Ah yes, nothing like buying a car sight unseen, and then choosing to fly across the country and drive said car back again. Yup, I’ve done it again.
Much like the BMW E91, I found a car on Trademe that I liked, but it happened to be a few hundred KM away from home. This even came from basically the same place as the E91.
The details of the purchase are on the cars page, but this is the story of the adventure.
Having put a deposit on the car, it was time to book flights. I thought since last time I picked the car up and then just made a straight shot home again the same day, it might be nice to take my Wife with me and make a weekend of it.
Flights were sorted for the both of us, at what I consider a very reasonable price for a short notice flight post-Covid.
The plan was to drive the daily to the airport, fly to Hamilton, have the seller meet us at the airport, buy the car, drive it down to Taupo and stay there the night. The next day, continue on back to Wellington, pick the daily up from the airport, drive both home and bask in the glow to a trip well done.
The plan quickly changed. Why not go somewhere different, somewhere we haven’t been yet, like Napier? Hmmm.
Ugh, 5:30am on a Saturday should be illegal. It’s still dark. It’s also foggy outside, which doesn’t bode well for flying. We get ready and head to the airport.
We then proceed to get onto a narrow tin can packed with other people. If we get Covid, at least we know where it came from. Not the greatest social distancing.
After an hour and a bit in the air, we arrive at Hamilton airport. We meet the seller outside and agree to follow him 10-15 minutes to his place. Jump in the Mini, take off, and the Tyre Pressure Monitoring System light comes on within seconds of leaving the airport. Not this again.
We make it to his place OK, shoot the shit for a bit, do the deal and head off. The tyres look OK, but the warning is still there.
A quick stop at a petrol station on the way out confirms its a false trigger, as all the pressures are fine. Nothing to see here. I gas up and reset the TPMS. The light stays off for the rest of the trip.
At the petrol station we also do one other thing. Change the wipers. The seller had a copy of a PPI done by a local BMW dealer, which advised the wipers were less than effective. This was proven on the drive to the sellers house, where although they cleared the glass, they also made an almighty racket.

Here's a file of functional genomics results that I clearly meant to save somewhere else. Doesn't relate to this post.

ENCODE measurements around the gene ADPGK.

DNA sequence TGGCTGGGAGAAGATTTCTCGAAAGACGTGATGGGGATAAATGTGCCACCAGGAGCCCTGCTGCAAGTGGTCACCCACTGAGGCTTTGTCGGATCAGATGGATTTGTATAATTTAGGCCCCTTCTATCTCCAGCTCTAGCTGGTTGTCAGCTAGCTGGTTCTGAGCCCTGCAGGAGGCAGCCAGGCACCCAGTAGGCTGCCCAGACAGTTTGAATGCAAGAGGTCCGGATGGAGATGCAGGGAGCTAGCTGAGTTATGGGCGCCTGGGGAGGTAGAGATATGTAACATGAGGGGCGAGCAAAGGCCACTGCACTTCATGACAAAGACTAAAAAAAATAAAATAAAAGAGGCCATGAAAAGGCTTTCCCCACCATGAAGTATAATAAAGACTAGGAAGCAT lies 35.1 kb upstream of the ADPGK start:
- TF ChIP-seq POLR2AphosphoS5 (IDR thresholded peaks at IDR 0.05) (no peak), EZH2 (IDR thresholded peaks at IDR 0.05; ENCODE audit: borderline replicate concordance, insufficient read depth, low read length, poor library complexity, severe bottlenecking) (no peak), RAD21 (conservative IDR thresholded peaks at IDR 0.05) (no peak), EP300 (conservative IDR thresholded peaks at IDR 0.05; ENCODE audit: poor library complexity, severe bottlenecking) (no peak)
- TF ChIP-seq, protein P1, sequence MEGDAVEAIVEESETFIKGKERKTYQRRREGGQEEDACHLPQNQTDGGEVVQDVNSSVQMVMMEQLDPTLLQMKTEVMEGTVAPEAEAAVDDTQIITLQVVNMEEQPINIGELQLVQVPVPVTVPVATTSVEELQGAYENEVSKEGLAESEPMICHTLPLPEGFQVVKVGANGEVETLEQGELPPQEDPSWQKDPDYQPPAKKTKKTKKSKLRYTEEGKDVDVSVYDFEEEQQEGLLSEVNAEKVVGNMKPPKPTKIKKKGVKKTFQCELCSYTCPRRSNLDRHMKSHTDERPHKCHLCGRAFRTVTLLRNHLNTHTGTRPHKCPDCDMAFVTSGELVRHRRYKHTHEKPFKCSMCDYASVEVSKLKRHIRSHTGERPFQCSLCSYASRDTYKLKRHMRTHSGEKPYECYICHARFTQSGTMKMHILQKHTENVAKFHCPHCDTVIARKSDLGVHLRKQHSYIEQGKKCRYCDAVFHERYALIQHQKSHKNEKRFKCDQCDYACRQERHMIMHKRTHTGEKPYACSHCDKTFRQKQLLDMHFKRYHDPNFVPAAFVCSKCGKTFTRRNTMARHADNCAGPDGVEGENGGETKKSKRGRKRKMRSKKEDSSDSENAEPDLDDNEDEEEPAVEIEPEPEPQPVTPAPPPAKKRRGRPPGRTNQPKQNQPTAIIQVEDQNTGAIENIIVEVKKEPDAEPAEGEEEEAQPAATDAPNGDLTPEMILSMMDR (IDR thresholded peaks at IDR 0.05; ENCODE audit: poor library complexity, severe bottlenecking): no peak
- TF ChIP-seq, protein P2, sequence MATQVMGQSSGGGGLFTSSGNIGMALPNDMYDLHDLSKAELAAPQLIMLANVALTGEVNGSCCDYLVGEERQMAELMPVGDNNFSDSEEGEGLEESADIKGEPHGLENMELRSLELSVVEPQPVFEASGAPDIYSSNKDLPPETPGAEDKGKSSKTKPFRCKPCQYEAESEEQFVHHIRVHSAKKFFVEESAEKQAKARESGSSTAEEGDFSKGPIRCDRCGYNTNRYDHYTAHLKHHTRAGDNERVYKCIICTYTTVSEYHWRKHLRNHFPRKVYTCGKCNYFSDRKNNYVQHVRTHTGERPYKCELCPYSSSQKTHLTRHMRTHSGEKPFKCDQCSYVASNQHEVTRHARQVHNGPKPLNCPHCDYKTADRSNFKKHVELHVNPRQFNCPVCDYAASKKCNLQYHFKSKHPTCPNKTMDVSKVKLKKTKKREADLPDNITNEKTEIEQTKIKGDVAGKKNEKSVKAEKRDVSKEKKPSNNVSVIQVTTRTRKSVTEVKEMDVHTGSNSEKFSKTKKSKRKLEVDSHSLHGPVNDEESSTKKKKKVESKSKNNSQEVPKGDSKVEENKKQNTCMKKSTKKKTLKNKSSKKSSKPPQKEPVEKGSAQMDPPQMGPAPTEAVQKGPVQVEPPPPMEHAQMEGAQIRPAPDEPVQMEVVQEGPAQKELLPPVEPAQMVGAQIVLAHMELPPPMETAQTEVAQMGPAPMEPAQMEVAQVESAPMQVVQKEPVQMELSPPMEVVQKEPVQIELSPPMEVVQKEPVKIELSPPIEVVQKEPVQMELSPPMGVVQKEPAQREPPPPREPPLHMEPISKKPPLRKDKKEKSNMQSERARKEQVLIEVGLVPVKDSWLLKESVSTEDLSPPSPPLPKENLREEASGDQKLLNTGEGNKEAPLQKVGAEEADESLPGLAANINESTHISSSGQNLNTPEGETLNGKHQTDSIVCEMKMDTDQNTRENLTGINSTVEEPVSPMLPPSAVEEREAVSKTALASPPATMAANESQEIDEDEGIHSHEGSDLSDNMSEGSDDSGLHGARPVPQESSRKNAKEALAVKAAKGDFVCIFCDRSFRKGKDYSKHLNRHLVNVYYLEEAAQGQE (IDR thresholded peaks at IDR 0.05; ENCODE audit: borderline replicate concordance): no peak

We had been having a fair bit of rain recently and the forecast for the country was to bucket down all weekend (something like a months rain in one weekend). With this in mind I purchased some replacement wipers from work before I left on Friday, and packed them in the carry on ready for the trip. My Wife looked at me weird, but I had the last laugh because it was a life saver.
As seems to be my tradition now, we stopped at Tirau BP for an early lunch. This was the first chance I got to actually look around the car. It looked quite nice. The colour suits it. Much nicer than a black or grey.
We continued on, towards Taupo. Although we were going to Napier now, we were going via Taupo as this was meant to be our lunch stop, but we were running behind so had the early lunch at Tirau instead. Going via Taupo gives us proper roads to Napier too, not small backroads.
The worst issue was that the car was starting to shudder when the engine was put under load, like going up hills, or passing. This started (or I started to notice it) about 100km into the trip. The car was still running and driving fine otherwise and cruised OK.
We made it to Taupo OK, and had a quick rest break there before heading on through the Napier-Taupo State Highway to Napier. We took it fairly easy over here due to the constant rain, and I’m glad we did, that road has claimed a few lives recently.
There was one surprise though. Somewhere in the middle, we almost shot right on by a nondescript sign that just said “Scenic Lookout”. Instead, we jammed on the brakes and went for a look.
It was here that I noticed just how much carbon was building up on the back of the car. Obviously the misfire was throwing some unburnt fuel around. The shudder from the misfire was slowly getting worse, but wasn’t otherwise impacting the ability of the car to continue.
We got into Napier late afternoon. Still in one piece, with a slightly unhappy car, but still chugging along.
After finding, and checking in to our AirBNB we went out for dinner. This was about three shades of frustrating chaos for various reasons, but we eventually had a lovely dinner at a Mexican restaurant near the harbour. Part of the frustration was trying to use Google Maps to navigate in the pouring rain, in the dark, with some of the worst headlights I have ever had the pleasure of using. These are JDM As Fk Bellof HID bulbs, which must be about 9000k temperature as they are almost solid blue, and project little to no light more than a foot in front of the car. If I didn’t have fog lights, I would’ve been out of luck. It’s hard to capture just how blue they are.